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Can litter art help keep our islands clean?

Schoolkids on Great Barrier Island have been cleaning up their beaches, analysing the rubbish they find and creating art from it.

Hat made from collected rope

Aotea (Great Barrier Island) locals are tired of all the man-made debris that washes up on their shores and are trying to find ways to reduce its impact on the environment.

As part of a community-wide project, students from three primary schools – Kaitoke School, Mulberry Grove School and Te Kura O Okiwi – have been carrying out beach clean-ups in different parts of the island and collecting a variety of litter from many sources.

Kaitoke School has collected lots of plastic from their local east coast surf beach, while Te Kura O Okiwi students have found large quantities of rope when cleaning Port Fitzroy’s northern bays. Mulberry Grove School picked up a mixture of both island and off-island sea waste on their nearby beach in the south of the island.

The students shared their findings with the local community during a presentation day in Claris. Rather than just give a talk, though, they chose to use art pieces and performances to tell stories with their new knowledge.

Glass jandals

One example was a huge shark that the students at Te Kura O Okiwi had made out of all the rubbish they had found. The sculpture not only looks impressive, but reflects the students’ Māori heritage.

“Mangōpare is our hammerhead shark and kaitiaki [guardian],” Wiremu, 12, says. He explains that Mangōpare often features in their traditional stories about who they are and where they come from.

Okiwi kaiako Mairehau Cleave adds that although their school was the first to do beach clean-ups 22 years ago, this is the first time they have joined with others and looked scientifically at what they found.

Another highlight was seven-year-old Xyra’s inspiring conceptual art piece: ‘footprints’ made from jandals with shards of glass glued to them, which represents the health risks of beach litter.

“It’s so cool to see the kids come up with this impressive work!” says Tracey Turner, a University of Auckland post-grad student who is helping lecturer Joe Fagan clean the beaches with the schools. “I also can’t believe just how much rubbish they’ve found – even a freezer!”

“I think the weirdest thing was the couch,” says Alyssa from Okiwi, speaking of a sofa Kaitoke students had found that was still intact enough to sit on.

Performance about the effects of sea litter

Project lead Marie McEntee, also from the University of Auckland, says that there’s even been a few red herrings that have made the children think about how currents flow around the Island.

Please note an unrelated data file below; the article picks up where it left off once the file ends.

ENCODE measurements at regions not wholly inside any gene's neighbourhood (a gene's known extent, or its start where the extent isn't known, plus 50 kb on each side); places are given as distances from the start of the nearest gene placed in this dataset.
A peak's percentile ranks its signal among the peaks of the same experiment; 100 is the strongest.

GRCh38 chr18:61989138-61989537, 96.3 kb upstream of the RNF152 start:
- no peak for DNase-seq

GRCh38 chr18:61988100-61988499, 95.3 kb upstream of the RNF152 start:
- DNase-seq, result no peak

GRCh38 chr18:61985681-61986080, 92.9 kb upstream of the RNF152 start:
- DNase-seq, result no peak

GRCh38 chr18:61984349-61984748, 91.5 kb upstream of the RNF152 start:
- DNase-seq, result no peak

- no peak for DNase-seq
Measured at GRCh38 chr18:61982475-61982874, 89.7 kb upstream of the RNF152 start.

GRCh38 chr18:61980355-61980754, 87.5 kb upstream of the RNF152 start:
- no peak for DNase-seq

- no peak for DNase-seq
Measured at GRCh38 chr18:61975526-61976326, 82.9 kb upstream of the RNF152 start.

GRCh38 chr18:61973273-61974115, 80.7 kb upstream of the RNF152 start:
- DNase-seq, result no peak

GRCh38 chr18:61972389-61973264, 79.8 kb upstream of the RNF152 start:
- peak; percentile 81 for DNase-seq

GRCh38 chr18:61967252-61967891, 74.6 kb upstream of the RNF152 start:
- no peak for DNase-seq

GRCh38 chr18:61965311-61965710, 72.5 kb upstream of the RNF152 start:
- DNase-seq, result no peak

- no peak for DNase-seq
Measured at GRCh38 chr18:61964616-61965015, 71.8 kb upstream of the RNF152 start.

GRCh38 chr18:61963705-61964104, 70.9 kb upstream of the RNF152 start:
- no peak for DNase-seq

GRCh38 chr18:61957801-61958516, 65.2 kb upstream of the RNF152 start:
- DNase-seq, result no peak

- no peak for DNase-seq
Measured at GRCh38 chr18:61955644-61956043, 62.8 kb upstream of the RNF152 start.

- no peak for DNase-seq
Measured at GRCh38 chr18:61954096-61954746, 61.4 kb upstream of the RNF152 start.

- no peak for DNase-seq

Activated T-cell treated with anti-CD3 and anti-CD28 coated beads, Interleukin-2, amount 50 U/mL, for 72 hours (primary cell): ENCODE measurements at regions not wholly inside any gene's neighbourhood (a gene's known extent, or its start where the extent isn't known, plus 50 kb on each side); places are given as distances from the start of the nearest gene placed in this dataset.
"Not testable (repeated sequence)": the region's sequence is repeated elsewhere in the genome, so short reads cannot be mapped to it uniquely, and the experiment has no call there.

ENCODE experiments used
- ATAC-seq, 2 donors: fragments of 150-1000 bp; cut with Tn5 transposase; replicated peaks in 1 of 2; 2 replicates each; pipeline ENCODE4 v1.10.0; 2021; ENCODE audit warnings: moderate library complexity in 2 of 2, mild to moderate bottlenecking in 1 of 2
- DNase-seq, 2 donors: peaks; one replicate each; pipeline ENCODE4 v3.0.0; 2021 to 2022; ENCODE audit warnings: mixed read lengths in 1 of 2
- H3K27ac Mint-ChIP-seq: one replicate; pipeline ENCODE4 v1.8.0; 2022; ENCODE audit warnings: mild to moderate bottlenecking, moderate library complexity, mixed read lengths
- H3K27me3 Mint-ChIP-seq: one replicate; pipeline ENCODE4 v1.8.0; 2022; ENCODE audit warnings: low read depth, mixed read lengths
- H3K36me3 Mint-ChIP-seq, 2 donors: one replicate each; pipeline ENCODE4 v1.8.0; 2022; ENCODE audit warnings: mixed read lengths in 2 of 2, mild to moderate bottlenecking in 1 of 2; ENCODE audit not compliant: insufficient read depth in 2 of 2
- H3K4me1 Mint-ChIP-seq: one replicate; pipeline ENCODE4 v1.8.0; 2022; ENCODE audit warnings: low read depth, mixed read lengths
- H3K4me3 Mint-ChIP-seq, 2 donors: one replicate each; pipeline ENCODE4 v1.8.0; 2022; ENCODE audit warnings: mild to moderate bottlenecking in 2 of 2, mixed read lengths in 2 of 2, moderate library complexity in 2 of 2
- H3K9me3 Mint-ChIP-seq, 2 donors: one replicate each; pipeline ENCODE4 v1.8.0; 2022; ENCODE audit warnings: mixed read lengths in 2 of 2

“We actually found what the children believe is a wallaby skull! At first they wondered ‘how on Earth did that get here?!’ then they thought that it’s probably come from Kawau Island, which has had wallabies since the 1800s.”

She says that all the findings have really developed the kids’ sense of problem-solving.

“They’re asking questions like, ‘is broken glass on the beach actually bad for the environment?’ Even though we know it is bad for cutting your feet, does it have wider environmental impacts?”

A group of students at Mulberry Grove School also collected an old bike. One of the boys at the school – but not in the clean-up group – admitted that he found the abandoned bike months earlier but threw it in a stream. He then helped make a film about how the bike ended up on the beach, showing a caricature of himself as the ‘naughty kid’ throwing the bike in the stream, to pass on the lesson he had learnt.

Kids with bike

“I’ve really enjoyed the work we’ve been doing and I’ve learnt just how important doing beach clean-ups are to caring for our environment,” says Rylee, 12, from Kaitoke School.

“My favourite part was acting out our play,” says Lucy, 10, also from Kaitoke.

“I liked cleaning the beach,” says Levi, 6. “I found a big fat jandal!”

Levi’s mum says when she and Levi are out on a drive and he spots roadside waste, he always asks her to stop the car so that they can pick it up: “I’ve seen a big change in him – he’s now picking up litter whenever and wherever he can.”

Students sharing their findings with a wall display

The students are now coming up with ways to persuade others to think differently about marine debris as part of the solution to this problem.

Mulberry Grove School's students have been hosting community beach clean-ups, where they share with others what they have learnt about beach litter’s impacts as well as provide opportunities to reduce it. In the latest clean-up, locals and tourists had together collected over 2000 pieces of rubbish from a single beach – with almost 700 pieces being plastic waste.

Te Kura O Okiwi now have their shark sculpture proudly displayed in the island’s art gallery, sharing its creation story with both community members and tourists.

Mangopare

About the project

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This project is co-run by the University of Auckland and Great Barrier Island locals and schools, with support from the Unlocking Curious Minds contestable fund.

 

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Unlocking Curious Minds

Unlocking Curious Minds supports projects that excite and engage New Zealanders who have fewer opportunities to experience and connect with science and technology.

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